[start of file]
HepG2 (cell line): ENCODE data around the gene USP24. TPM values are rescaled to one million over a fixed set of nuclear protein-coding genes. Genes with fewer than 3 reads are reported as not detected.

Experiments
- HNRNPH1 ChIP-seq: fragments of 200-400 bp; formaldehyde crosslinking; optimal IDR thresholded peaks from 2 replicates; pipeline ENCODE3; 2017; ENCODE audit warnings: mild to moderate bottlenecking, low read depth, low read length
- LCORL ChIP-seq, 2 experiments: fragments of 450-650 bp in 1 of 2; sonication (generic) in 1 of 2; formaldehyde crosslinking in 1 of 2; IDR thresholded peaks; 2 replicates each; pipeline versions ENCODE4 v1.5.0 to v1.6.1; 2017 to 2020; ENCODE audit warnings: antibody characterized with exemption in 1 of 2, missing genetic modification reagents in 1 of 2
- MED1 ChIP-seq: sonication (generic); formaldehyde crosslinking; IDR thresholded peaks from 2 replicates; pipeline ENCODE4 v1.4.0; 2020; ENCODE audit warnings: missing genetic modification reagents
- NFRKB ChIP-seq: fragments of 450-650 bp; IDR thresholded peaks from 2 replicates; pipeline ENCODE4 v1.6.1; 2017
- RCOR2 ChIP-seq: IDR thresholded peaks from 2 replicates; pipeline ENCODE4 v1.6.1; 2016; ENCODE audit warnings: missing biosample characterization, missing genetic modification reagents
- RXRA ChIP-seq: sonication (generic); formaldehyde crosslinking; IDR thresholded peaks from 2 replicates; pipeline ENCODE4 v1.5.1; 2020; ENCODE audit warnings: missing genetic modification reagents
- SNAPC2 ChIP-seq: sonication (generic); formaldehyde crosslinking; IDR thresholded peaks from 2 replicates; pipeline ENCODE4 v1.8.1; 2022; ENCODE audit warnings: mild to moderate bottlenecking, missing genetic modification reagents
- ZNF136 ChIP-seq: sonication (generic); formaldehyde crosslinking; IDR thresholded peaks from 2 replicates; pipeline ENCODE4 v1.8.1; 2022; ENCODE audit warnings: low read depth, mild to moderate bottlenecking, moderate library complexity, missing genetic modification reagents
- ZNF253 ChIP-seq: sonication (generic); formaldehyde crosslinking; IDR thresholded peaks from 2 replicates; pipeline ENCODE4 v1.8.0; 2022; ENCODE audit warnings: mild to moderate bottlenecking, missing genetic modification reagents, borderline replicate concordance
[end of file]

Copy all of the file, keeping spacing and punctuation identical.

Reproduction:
HepG2 (cell line): ENCODE data around the gene USP24. TPM values are rescaled to one million over a fixed set of nuclear protein-coding genes. Genes with fewer than 3 reads are reported as not detected.

Experiments
- HNRNPH1 ChIP-seq: fragments of 200-400 bp; formaldehyde crosslinking; optimal IDR thresholded peaks from 2 replicates; pipeline ENCODE3; 2017; ENCODE audit warnings: mild to moderate bottlenecking, low read depth, low read length
- LCORL ChIP-seq, 2 experiments: fragments of 450-650 bp in 1 of 2; sonication (generic) in 1 of 2; formaldehyde crosslinking in 1 of 2; IDR thresholded peaks; 2 replicates each; pipeline versions ENCODE4 v1.5.0 to v1.6.1; 2017 to 2020; ENCODE audit warnings: antibody characterized with exemption in 1 of 2, missing genetic modification reagents in 1 of 2
- MED1 ChIP-seq: sonication (generic); formaldehyde crosslinking; IDR thresholded peaks from 2 replicates; pipeline ENCODE4 v1.4.0; 2020; ENCODE audit warnings: missing genetic modification reagents
- NFRKB ChIP-seq: fragments of 450-650 bp; IDR thresholded peaks from 2 replicates; pipeline ENCODE4 v1.6.1; 2017
- RCOR2 ChIP-seq: IDR thresholded peaks from 2 replicates; pipeline ENCODE4 v1.6.1; 2016; ENCODE audit warnings: missing biosample characterization, missing genetic modification reagents
- RXRA ChIP-seq: sonication (generic); formaldehyde crosslinking; IDR thresholded peaks from 2 replicates; pipeline ENCODE4 v1.5.1; 2020; ENCODE audit warnings: missing genetic modification reagents
- SNAPC2 ChIP-seq: sonication (generic); formaldehyde crosslinking; IDR thresholded peaks from 2 replicates; pipeline ENCODE4 v1.8.1; 2022; ENCODE audit warnings: mild to moderate bottlenecking, missing genetic modification reagents
- ZNF136 ChIP-seq: sonication (generic); formaldehyde crosslinking; IDR thresholded peaks from 2 replicates; pipeline ENCODE4 v1.8.1; 2022; ENCODE audit warnings: low read depth, mild to moderate bottlenecking, moderate library complexity, missing genetic modification reagents
- ZNF253 ChIP-seq: sonication (generic); formaldehyde crosslinking; IDR thresholded peaks from 2 replicates; pipeline ENCODE4 v1.8.0; 2022; ENCODE audit warnings: mild to moderate bottlenecking, missing genetic modification reagents, borderline replicate concordance